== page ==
It would seem as though the issue there is more likely the retention value of the floor rather than the energy loss through it... Remember that the Pompeii design would have you place the floor bricks flat (2.5" thick), thereby leaving nearly half the 'thickness' of the walls that are half bricks at 4.5".
                  From an insulation standpoint, remember that a single 2" board only conducts one tenth the heat put into it, which means normally your hearth isn't likely to be more than a few degrees above ambient unless it is below freezing!

                  I'd save the board for another oven or use it around the oven. If you want more energy to be held in the floor, you'll be better served by increasing the thermal mass there.
                  Last edited by arriflex; 04-22-2009, 05:03 PM. Reason: spelling

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                  • #10
                    Re: FB Board Thickness

                    I'd be careful about adding mass to the floor. I've investigated this extensively on the forum, and the experts here have tried the variations you contemplate. If I remember right, you would be altering the heat exchange balance between the dome and the floor. The way the Pompeii is designed the dome and the floor gain temp at the same rate. I can't say I understand the whole dynamic but this design is fairly proven.

                    Mark

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                    • #11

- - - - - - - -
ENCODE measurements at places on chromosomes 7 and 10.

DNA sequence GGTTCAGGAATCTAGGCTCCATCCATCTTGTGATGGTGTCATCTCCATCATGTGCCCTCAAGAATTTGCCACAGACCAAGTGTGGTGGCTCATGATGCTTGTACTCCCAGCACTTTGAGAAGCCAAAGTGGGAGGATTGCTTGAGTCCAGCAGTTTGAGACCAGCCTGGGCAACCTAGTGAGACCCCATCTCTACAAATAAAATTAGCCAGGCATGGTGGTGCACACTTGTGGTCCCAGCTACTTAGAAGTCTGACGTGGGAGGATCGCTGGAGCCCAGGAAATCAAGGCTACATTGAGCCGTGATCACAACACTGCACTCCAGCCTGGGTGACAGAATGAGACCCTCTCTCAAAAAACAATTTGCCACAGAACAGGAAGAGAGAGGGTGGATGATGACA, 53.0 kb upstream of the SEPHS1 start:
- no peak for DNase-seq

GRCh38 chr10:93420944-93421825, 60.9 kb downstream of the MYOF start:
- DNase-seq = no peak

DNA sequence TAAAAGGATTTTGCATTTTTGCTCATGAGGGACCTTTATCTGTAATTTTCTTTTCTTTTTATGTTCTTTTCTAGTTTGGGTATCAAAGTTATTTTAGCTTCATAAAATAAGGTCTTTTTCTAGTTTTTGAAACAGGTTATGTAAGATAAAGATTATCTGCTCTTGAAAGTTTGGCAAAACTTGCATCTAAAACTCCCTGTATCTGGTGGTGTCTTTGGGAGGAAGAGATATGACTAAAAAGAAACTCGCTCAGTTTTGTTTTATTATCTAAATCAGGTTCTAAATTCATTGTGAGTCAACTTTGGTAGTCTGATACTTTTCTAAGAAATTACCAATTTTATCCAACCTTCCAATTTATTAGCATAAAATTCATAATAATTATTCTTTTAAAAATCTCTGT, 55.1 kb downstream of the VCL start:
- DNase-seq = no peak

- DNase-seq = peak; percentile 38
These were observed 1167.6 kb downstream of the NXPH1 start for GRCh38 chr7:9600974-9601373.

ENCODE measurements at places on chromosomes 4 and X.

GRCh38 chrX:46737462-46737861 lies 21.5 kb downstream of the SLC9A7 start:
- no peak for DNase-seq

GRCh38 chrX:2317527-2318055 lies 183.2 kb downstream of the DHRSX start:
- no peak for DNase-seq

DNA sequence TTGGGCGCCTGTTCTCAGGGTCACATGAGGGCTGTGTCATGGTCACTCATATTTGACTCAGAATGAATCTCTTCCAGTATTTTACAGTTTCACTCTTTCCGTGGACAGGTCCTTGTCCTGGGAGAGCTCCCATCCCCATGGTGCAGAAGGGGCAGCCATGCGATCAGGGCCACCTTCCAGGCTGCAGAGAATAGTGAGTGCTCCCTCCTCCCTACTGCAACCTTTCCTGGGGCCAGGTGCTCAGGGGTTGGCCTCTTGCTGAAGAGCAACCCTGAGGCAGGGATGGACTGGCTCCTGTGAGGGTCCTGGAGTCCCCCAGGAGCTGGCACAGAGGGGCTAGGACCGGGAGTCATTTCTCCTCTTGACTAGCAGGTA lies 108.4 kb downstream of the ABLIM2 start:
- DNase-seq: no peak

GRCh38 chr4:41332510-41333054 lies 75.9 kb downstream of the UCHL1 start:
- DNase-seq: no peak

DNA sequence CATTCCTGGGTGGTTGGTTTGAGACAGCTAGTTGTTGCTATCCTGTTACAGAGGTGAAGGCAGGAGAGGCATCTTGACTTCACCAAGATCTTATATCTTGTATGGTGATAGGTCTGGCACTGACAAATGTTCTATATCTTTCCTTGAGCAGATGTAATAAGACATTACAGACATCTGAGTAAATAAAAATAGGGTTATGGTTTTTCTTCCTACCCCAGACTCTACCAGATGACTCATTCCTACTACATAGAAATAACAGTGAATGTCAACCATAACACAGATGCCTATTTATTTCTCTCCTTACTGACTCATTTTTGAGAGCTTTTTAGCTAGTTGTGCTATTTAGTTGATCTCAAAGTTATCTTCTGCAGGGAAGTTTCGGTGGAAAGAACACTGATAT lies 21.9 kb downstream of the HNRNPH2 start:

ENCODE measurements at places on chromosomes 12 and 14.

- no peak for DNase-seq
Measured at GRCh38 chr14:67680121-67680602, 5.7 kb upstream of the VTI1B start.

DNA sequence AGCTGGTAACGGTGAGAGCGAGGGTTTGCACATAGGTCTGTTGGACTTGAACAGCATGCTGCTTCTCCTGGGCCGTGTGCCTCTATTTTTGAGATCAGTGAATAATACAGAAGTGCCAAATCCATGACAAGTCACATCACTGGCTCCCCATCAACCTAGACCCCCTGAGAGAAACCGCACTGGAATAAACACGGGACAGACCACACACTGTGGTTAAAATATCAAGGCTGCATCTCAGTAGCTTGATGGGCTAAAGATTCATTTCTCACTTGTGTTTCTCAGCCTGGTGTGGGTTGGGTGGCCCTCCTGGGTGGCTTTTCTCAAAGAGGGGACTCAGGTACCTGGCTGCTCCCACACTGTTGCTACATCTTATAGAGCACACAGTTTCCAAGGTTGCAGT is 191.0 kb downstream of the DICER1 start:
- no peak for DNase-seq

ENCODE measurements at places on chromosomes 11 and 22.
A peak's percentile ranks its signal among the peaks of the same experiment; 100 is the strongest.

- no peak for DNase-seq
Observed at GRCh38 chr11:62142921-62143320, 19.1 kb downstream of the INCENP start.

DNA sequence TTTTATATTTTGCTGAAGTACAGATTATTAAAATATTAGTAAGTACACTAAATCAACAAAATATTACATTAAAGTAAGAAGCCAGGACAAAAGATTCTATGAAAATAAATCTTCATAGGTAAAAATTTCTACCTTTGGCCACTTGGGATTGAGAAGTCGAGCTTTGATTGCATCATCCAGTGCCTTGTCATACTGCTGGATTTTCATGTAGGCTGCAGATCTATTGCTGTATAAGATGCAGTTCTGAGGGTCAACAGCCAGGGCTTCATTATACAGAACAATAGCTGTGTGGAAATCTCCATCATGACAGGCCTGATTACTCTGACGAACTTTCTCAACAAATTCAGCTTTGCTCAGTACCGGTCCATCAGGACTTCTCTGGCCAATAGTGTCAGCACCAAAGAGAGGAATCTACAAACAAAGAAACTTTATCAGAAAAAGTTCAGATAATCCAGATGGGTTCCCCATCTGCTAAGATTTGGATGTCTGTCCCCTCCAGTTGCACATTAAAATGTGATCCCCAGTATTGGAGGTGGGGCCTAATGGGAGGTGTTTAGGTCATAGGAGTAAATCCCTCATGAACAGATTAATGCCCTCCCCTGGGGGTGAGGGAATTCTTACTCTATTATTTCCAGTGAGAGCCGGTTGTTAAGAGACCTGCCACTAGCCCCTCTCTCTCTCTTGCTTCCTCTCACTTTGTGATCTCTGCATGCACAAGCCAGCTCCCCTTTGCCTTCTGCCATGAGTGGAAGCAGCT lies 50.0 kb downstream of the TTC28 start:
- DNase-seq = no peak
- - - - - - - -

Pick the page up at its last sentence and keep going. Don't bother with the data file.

Re: FB Board Thickness

                      Originally posted by MK1 View Post
                      The way the Pompeii is designed the dome and the floor gain temp at the same rate.
                      This issue of retained heat comes up a lot. The dome will get hotter faster and retain the heat longer (heat rises). The only way to recharged the hearth is to A: spread coals back across the floor, B: let the heat of the dome reflect back down. I have 4 inches of board under my brick and I can see the heat drop after a few pizza's. After a point, insulation doesn't help. It comes down to mass. If I could do it over again, I WOULD sit the bricks on the side. It will take more fuel, longer heat up time, but at the end of the day, we should be able to cook more pies (within reason) without the delay of thermal drop. This is just my opinion (and I respect it)